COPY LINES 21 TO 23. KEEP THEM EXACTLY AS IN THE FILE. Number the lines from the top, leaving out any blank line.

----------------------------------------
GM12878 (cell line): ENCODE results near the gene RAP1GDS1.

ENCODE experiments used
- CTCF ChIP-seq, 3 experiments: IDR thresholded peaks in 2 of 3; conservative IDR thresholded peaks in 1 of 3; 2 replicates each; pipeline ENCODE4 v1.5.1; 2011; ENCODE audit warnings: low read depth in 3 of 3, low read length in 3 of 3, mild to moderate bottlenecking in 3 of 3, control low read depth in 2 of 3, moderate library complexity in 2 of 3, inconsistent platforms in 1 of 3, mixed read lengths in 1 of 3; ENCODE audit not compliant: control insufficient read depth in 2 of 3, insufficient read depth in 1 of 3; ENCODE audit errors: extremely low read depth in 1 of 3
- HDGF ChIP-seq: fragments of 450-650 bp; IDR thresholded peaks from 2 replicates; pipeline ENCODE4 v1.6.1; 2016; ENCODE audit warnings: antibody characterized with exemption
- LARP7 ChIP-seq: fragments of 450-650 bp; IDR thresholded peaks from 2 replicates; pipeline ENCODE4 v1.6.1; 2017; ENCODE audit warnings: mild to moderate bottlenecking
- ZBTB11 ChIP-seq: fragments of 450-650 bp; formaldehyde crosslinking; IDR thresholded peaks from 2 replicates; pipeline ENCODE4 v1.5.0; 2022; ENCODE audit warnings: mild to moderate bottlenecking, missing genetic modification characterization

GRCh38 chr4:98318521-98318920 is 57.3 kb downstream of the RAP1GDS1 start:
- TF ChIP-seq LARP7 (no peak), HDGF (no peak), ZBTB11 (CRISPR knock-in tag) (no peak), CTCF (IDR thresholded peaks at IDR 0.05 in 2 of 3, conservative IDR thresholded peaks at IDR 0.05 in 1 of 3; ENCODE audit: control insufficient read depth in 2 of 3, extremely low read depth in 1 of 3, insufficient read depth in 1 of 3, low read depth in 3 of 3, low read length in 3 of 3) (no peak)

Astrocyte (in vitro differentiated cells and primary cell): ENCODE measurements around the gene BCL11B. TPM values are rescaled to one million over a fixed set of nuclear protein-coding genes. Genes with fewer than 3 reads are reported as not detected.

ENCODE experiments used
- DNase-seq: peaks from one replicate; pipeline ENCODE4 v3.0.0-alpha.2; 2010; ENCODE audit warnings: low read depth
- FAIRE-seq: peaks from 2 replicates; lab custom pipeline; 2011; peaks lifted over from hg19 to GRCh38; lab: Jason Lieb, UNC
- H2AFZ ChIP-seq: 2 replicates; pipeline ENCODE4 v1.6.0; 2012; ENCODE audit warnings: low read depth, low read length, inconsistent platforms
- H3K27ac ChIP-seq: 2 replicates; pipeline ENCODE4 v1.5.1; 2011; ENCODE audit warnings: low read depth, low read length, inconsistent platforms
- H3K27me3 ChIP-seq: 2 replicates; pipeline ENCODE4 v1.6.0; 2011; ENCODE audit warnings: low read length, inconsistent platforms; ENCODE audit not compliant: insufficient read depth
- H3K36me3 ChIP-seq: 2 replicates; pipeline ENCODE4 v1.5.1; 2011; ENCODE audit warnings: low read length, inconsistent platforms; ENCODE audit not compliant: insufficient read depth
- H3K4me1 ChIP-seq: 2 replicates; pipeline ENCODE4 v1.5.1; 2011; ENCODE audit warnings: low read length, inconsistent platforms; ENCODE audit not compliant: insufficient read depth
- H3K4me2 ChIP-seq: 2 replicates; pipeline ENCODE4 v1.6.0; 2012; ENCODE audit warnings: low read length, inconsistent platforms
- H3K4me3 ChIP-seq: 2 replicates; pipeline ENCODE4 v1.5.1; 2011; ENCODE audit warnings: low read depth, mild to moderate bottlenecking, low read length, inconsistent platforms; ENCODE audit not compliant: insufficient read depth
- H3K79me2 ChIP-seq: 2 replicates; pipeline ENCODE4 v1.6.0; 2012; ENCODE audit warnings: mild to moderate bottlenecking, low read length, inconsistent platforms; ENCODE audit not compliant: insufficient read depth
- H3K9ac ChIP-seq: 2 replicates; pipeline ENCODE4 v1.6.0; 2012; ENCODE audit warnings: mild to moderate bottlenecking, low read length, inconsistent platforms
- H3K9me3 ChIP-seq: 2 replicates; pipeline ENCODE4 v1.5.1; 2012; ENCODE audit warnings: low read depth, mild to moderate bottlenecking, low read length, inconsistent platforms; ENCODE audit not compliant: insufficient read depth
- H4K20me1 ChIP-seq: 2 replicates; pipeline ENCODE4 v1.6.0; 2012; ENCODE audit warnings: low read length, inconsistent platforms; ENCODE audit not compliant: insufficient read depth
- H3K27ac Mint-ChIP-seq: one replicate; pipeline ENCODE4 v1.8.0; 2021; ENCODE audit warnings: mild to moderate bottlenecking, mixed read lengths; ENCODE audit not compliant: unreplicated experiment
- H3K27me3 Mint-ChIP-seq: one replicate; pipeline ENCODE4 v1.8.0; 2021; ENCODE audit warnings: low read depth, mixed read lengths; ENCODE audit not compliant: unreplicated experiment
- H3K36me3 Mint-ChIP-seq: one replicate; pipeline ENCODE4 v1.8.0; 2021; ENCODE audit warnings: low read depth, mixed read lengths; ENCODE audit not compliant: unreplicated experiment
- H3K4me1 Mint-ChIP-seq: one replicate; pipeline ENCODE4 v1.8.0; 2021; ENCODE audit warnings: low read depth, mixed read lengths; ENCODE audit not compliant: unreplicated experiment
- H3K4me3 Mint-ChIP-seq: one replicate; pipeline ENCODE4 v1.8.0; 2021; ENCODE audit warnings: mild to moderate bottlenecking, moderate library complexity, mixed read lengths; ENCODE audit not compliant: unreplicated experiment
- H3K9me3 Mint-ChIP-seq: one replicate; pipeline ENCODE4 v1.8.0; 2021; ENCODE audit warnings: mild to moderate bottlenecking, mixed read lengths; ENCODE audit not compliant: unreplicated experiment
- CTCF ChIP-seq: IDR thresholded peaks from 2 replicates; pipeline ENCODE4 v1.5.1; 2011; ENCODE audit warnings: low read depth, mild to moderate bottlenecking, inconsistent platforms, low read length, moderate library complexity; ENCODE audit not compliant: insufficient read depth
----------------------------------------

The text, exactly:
- H3K9ac ChIP-seq: 2 replicates; pipeline ENCODE4 v1.6.0; 2012; ENCODE audit warnings: mild to moderate bottlenecking, low read length, inconsistent platforms
- H3K9me3 ChIP-seq: 2 replicates; pipeline ENCODE4 v1.5.1; 2012; ENCODE audit warnings: low read depth, mild to moderate bottlenecking, low read length, inconsistent platforms; ENCODE audit not compliant: insufficient read depth
- H4K20me1 ChIP-seq: 2 replicates; pipeline ENCODE4 v1.6.0; 2012; ENCODE audit warnings: low read length, inconsistent platforms; ENCODE audit not compliant: insufficient read depth